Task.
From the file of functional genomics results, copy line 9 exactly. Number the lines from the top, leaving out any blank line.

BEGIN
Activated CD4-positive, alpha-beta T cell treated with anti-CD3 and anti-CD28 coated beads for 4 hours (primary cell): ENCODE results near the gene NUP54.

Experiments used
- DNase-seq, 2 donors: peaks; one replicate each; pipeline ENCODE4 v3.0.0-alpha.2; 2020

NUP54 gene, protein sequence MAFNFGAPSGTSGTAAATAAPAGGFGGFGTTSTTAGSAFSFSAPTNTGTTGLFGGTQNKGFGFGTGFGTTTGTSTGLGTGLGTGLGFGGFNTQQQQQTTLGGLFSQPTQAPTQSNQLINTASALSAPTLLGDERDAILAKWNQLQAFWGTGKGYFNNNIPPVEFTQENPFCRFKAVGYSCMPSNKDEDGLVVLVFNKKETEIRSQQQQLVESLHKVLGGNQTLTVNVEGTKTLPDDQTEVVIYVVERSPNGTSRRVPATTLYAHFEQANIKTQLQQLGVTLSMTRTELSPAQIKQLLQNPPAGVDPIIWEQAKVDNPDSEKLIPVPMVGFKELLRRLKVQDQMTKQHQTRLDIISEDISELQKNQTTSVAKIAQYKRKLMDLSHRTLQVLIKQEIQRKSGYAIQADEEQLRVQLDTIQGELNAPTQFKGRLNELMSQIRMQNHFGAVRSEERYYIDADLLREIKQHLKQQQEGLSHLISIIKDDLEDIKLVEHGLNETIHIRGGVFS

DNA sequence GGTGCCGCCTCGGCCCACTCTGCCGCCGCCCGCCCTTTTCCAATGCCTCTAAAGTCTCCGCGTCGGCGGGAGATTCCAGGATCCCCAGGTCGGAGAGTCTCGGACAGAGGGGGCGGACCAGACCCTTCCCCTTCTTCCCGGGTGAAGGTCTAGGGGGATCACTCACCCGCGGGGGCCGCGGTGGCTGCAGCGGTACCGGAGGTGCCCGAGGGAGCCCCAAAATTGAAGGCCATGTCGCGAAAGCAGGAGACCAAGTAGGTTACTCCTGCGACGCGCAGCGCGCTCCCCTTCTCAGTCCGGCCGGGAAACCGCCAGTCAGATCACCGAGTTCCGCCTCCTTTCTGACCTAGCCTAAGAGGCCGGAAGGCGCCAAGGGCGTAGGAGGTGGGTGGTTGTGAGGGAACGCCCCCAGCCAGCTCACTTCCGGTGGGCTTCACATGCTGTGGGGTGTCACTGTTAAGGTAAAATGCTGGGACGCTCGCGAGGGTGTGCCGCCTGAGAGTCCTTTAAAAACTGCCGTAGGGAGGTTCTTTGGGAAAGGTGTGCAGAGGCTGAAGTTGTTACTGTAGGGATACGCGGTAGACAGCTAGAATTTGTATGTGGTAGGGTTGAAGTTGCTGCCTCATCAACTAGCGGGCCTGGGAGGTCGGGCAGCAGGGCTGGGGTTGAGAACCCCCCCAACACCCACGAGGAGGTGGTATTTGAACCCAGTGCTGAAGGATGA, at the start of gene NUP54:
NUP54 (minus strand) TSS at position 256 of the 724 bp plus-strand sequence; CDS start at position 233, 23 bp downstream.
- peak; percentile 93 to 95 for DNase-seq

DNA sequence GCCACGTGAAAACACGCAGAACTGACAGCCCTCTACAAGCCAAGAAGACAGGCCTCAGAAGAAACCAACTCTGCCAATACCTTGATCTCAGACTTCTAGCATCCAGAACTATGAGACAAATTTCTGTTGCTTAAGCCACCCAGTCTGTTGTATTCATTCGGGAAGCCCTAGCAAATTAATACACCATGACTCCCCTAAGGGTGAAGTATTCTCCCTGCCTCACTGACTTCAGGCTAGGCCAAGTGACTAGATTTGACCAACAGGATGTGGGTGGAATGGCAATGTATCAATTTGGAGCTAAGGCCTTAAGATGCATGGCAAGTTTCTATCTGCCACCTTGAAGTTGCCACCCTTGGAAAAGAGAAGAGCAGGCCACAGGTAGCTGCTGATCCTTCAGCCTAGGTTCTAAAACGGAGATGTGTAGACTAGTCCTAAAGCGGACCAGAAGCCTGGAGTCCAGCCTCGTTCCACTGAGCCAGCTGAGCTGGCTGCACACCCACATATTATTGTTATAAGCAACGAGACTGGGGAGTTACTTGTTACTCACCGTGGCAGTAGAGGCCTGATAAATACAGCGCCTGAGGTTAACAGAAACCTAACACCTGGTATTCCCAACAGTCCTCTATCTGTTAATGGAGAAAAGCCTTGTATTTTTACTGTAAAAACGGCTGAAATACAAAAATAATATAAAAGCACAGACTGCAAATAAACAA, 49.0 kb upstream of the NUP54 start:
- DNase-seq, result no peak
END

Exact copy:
- DNase-seq, result no peak